How can research help us to tackle and prevent homelessness at a local and practice level? What does recent evidence say about ‘what works’ in providing appropriate support to some of society’s most disadvantaged and vulnerable people?
These are some of the questions explored in a one-day research conference – Tackling Homelessness: Developing and Sharing Best Practice – hosted by Caring in Bristol (a charity that provides support to homeless and vulnerable people in Bristol, including through the Bristol Nightstop scheme) on 9 November 2016. Leading national and international researchers spoke at the Housing Studies Association funded event, which was attended by over 70 local practitioners from 30 different organisations and specialist support services.
The day commenced with feedback from the audience on what they wanted from the day, with the desire for new ideas to inform service delivery emerging as a key theme. The challenges associated with putting research into practice were highlighted by the first speaker Stephen Gaetz, a Professor at York University in Toronto, Canada. In his presentation ‘Knowledge Mobilization and Design Thinking’, Stephen provided a number of useful examples of how the impact of research on policy and practice can be increased, for example, by means of innovative communication and marketing strategies. Despite the challenges associated with disseminating knowledge, research can and does play a key role in developing effective interventions for homeless people.
This is the main message emerging from Erika Moisl’s presentation on the Crisis Skylight evaluation. The Skylight project exemplifies the ways in which investment in robust evidence can drive improved approaches to supporting single homeless people. The full report of the Skylight project and evaluations can be found here.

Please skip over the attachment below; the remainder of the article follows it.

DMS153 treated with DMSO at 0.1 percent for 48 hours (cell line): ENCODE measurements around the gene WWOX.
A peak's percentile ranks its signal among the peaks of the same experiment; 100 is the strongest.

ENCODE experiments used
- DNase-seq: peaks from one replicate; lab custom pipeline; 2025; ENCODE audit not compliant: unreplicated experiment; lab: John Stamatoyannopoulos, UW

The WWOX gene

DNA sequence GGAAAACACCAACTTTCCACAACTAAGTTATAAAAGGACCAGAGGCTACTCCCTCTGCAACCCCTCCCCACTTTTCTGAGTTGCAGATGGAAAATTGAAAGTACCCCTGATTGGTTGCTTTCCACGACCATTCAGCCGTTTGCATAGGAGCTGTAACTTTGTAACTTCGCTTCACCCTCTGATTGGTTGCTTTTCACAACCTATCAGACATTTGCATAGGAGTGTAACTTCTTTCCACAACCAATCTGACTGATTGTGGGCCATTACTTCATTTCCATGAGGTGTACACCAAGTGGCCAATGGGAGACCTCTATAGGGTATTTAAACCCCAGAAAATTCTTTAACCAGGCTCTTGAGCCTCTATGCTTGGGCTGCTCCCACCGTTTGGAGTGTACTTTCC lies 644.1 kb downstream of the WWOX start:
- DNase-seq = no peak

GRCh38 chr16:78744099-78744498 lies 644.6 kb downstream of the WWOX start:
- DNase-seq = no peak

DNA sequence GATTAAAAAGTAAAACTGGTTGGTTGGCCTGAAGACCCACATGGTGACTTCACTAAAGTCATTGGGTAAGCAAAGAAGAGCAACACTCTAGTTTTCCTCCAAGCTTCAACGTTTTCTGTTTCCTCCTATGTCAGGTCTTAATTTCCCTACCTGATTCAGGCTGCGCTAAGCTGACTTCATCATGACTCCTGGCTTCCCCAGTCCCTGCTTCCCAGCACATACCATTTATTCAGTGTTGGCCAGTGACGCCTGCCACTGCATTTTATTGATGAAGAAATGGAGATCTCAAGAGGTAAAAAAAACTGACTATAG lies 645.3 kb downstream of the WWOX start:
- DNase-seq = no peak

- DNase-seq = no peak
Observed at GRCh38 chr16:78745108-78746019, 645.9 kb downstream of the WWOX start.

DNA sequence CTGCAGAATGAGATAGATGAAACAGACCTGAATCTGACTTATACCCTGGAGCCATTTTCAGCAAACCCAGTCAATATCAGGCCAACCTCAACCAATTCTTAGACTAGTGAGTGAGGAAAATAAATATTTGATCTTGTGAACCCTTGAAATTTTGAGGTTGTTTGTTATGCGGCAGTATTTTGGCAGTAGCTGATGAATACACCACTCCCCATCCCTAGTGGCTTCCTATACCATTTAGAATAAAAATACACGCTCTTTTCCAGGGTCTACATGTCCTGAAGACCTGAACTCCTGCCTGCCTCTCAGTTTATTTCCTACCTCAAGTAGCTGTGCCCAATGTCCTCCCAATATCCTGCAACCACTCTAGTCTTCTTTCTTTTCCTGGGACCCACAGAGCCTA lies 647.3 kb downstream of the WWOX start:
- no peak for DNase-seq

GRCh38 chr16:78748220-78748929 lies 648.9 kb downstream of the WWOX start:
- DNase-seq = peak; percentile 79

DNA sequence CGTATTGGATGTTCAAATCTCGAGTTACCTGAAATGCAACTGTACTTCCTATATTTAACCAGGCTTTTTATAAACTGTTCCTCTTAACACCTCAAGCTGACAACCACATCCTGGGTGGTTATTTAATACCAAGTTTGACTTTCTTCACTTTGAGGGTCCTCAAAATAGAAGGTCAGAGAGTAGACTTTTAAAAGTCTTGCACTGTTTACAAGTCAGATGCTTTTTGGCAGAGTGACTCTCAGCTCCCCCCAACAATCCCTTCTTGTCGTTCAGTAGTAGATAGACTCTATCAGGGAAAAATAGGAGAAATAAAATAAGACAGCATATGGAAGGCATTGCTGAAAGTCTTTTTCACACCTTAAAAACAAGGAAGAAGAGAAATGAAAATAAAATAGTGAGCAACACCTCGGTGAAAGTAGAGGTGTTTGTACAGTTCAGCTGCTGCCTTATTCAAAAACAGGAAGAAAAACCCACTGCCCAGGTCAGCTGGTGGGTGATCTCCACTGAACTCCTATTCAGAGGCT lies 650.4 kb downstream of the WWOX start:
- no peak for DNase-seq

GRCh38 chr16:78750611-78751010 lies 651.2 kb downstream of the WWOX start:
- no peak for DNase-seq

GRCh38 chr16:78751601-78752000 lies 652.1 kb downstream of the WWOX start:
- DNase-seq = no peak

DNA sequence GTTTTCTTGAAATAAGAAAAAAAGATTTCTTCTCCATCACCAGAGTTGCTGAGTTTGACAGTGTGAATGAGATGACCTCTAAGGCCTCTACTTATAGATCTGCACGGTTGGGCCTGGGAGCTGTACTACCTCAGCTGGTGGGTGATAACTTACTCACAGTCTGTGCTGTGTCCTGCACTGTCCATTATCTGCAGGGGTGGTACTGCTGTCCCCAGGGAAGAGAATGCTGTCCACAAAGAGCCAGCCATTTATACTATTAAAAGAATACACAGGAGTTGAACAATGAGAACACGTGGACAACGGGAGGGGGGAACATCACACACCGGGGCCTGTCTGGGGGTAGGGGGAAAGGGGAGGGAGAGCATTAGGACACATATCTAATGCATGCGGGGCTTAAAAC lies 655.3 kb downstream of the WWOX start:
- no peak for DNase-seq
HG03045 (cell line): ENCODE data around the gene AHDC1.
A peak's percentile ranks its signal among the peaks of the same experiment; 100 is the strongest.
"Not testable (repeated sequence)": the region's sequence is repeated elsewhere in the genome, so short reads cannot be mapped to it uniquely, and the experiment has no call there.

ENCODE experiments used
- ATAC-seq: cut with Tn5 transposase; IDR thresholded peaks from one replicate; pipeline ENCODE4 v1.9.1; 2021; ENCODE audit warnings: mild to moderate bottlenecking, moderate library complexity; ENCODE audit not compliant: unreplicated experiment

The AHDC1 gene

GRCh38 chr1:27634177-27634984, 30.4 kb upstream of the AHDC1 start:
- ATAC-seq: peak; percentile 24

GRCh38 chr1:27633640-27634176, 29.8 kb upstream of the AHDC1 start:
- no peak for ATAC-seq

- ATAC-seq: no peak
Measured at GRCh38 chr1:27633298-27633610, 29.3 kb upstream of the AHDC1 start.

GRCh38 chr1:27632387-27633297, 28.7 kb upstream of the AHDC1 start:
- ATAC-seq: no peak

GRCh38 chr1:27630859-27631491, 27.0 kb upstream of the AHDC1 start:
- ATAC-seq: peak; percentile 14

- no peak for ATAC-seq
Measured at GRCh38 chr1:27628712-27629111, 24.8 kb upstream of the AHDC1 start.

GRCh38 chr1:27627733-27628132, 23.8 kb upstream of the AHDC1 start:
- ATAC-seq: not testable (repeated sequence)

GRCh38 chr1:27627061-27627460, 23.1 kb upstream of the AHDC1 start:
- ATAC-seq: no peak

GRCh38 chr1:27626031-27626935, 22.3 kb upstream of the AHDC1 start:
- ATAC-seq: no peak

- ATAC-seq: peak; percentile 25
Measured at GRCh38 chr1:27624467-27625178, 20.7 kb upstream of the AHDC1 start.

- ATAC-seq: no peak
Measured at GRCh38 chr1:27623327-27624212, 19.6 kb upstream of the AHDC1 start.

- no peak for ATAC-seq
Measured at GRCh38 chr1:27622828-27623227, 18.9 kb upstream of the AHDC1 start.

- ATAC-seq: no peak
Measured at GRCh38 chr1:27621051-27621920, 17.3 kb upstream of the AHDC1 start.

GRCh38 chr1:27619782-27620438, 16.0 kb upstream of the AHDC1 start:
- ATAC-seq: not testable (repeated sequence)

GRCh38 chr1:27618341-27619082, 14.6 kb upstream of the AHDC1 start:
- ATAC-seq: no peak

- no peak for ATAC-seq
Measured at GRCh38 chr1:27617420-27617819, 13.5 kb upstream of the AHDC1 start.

With young people facing disproportional risks of homelessness and poverty, Dr Beth Watts’ talk provided a timely and comprehensive overview of effective evidence-informed approaches in the field of youth homelessness. Personalised prevention, early help, non-institutional accommodation and a poverty-informed approach were presented as particularly important.
Dr Kesia Reeve from Sheffield Hallam University, presented findings from a recent study exploring ‘Homeless People’s Experiences of Welfare Conditionality and Benefit Sanctions’. Evidence from this study indicates that the introduction of a stricter sanctions regime is negatively and disproportionally affecting homeless people. As further explored in the full report, key changes in the system are needed to ensure homeless people are adequately supported to avoid hardship and enter employment by the social security system.
Drawing on findings from a consultation carried out by Caring in Bristol, Matt Dowse and Jennifer Harris discussed the multiple structural and individual barriers disadvantaged young people in Bristol face in accessing and engaging with specialist support services. Jacob Sinetos discussed how the Golden Key programme is aiming to bring about system change so that services in Bristol can better support people with multiple and complex needs.
Key themes to emerge from the day were the crucial role played by research and evidence in evaluating, critiquing and improving policy and practice developments that impact on homeless and vulnerable people. Another key theme to emerge concerned the multiple barriers experienced by people with complex needs in accessing appropriate and effective support.
A commitment to pursing evidence based practice and a better understanding of the wider context of homelessness were repeatedly mentioned in the feedback provided by conference participants. Participants also expressed a desire for additional regular research focused events in the local area. Caring in Bristol will be exploring ways to further promote opportunities for sharing and learning within the sector. For more information, please contact firstname.lastname@example.org
Caring in Bristol would like to thank the Housing Studies Association for providing the funding that made this event possible, and Signal Networks and Pret and for their additional sponsorship.